National Comprehensive Cancer Network

About NCCN

Centers for Medicare and Medicaid Services Encourages Use of NCCN Guidelines in Oncology Demonstration Project for 2006

JENKINTOWN, Pa., November 8, 2005 — The Centers for Medicare and Medicaid Services (CMS) has announced that the Medicare Quality in Cancer Care Demonstration Project for 2006 will seek to improve the quality of care through reimbursement that fosters evidence-based practice. The Demonstration project will reimburse physicians who report whether their treatment of patients adheres to recommendations in nationally recognized practice guidelines published by either the National Comprehensive Cancer Network (NCCN) or the American Society of Clinical Oncology. The demonstration will focus on thirteen cancer types that account for at least 80% of all patients with cancer in the United States.

“The NCCN applauds the announcement of the 2006 Quality Demonstration Project in Cancer Care by CMS,” said Bill McGivney, Ph.D., Chief Executive Officer of the NCCN. “Leading clinicians in the NCCN member institutions have developed the comprehensive, up-to-date set of NCCN guidelines that recommends appropriate treatment for all major cancer types based on explicit review of evidence and on expert clinical judgment. As indicated by CMS, the application of these guidelines will serve to improve the quality and effectiveness of patient care as well as the efficiency of such care. Focusing the attention of clinicians on the use of guidelines through this reimbursement mechanism will reward more explicit consideration of the continuum of care for patients rather than isolated clinical interventions.”

NCCN Clinical Practice Guidelines in Oncology™ are widely recognized and applied as the standard for clinical policy in oncology in both the community and the academic practice settings. Additionally, both public and private payers use NCCN guidelines as an integral component of their coverage policy development processes.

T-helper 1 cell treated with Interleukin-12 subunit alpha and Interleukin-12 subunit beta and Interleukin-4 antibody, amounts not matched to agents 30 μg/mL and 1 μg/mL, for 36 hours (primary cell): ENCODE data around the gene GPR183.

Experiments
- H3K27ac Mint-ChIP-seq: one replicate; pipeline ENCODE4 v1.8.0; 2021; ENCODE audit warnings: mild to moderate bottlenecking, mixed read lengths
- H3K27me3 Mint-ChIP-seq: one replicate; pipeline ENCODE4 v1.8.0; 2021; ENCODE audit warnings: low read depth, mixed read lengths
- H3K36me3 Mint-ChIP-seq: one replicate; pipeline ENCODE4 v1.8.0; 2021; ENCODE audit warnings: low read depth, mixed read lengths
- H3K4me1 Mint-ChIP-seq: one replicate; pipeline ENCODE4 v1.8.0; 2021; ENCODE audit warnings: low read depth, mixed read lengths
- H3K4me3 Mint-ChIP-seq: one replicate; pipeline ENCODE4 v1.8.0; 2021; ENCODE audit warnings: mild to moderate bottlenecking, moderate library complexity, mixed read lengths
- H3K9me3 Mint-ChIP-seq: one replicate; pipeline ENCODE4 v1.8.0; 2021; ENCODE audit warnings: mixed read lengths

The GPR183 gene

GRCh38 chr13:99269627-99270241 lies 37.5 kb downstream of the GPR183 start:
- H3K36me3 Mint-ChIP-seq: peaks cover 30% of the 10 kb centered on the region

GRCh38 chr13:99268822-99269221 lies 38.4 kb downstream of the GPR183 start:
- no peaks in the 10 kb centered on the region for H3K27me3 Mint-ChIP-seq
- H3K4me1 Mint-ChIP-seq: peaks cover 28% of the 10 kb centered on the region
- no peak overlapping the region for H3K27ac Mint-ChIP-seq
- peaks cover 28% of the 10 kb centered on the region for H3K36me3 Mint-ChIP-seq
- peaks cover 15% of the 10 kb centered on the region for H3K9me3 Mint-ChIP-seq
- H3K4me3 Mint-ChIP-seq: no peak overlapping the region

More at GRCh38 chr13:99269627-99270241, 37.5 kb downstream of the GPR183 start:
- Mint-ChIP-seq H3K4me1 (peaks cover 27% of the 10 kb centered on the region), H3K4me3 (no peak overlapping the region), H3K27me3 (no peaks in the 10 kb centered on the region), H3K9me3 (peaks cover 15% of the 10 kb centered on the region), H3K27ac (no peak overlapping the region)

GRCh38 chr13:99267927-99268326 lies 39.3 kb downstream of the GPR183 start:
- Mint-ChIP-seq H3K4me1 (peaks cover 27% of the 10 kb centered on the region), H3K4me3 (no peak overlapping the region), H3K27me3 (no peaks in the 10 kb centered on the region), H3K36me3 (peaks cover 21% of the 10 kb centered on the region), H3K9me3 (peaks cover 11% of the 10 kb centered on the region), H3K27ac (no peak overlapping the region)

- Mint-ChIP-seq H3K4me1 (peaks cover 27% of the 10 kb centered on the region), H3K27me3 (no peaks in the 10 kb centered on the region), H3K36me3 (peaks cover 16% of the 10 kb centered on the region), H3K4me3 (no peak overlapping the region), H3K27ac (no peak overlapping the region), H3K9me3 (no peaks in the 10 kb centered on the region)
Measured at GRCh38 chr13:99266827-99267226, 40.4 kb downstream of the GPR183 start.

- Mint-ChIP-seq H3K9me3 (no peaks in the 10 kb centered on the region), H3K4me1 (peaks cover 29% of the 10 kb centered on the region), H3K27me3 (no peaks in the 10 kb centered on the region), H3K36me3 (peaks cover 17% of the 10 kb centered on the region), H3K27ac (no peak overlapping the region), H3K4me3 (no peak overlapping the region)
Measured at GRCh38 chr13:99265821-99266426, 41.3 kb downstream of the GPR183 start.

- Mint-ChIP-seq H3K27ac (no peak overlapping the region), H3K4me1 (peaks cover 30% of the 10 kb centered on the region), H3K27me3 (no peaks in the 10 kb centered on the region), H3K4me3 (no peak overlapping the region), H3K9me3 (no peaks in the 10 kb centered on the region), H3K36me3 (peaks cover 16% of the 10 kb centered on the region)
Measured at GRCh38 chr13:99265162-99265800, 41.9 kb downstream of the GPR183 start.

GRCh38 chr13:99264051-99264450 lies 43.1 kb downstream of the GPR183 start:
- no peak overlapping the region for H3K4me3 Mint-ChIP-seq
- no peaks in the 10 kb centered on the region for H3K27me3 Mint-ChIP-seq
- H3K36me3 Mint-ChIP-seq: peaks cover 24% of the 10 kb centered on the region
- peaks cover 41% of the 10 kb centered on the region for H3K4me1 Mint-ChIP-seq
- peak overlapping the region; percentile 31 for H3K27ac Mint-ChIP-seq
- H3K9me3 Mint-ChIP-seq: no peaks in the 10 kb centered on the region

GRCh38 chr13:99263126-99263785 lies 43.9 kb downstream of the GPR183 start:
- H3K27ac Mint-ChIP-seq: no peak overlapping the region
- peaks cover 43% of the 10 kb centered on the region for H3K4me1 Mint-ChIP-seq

NCCN guidelines are particularly well suited for the 2006 demonstration project in that comprehensive guidelines are available for all thirteen cancer types named. The Guidelines address the continuum of care for patients. The NCCN guidelines are continually updated and are made available free of charge in a variety of formats. The most-up-to-date guidelines are always available online at Finally, many of the professional guidelines are available in a patient friendly format through a collaboration between the NCCN and the American Cancer Society.

About the National Comprehensive Cancer Network

The National Comprehensive Cancer Network® (NCCN®), a not-for-profit alliance of 27 leading cancer centers, is dedicated to improving the quality and effectiveness of care provided to patients with cancer. Through the leadership and expertise of clinical professionals at NCCN Member Institutions, NCCN develops resources that present valuable information to the numerous stakeholders in the health care delivery system. As the arbiter of high-quality cancer care, NCCN promotes the importance of continuous quality improvement and recognizes the significance of creating clinical practice guidelines appropriate for use by patients, clinicians, and other health care decision-makers. The primary goal of all NCCN initiatives is to improve the quality, effectiveness, and efficiency of oncology practice so patients can live better lives. For more information, visit

The NCCN Member Institutions are:

  • Fred & Pamela Buffett Cancer Center
  • Case Comprehensive Cancer Center/University Hospitals Seidman Cancer Center and Cleveland Clinic Taussig Cancer Institute
  • City of Hope Comprehensive Cancer Center
  • Dana-Farber/Brigham and Women's Cancer Center | Massachusetts General Hospital Cancer Center
  • Duke Cancer Institute
  • Fox Chase Cancer Center
  • Huntsman Cancer Institute at the University of Utah
  • Fred Hutchinson Cancer Research Center/Seattle Cancer Care Alliance
  • The Sidney Kimmel Comprehensive Cancer Center at Johns Hopkins
  • Robert H. Lurie Comprehensive Cancer Center of Northwestern University
  • Mayo Clinic Cancer Center
  • Memorial Sloan Kettering Cancer Center
  • Moffitt Cancer Center
  • The Ohio State University Comprehensive Cancer Center - James Cancer Hospital and Solove Research Institute
  • Roswell Park Cancer Institute
  • Siteman Cancer Center at Barnes-Jewish Hospital and Washington University School of Medicine
  • St. Jude Children's Research Hospital/The University of Tennessee Health Science Center
  • Stanford Cancer Institute
  • University of Alabama at Birmingham Comprehensive Cancer Center
  • UC San Diego Moores Cancer Center
  • UCSF Helen Diller Family Comprehensive Cancer Center
  • University of Colorado Cancer Center
  • University of Michigan Comprehensive Cancer Center
  • The University of Texas MD Anderson Cancer Center
  • University of Wisconsin Carbone Cancer Center
  • Vanderbilt-Ingram Cancer Center
  • Yale Cancer Center/Smilow Cancer Hospital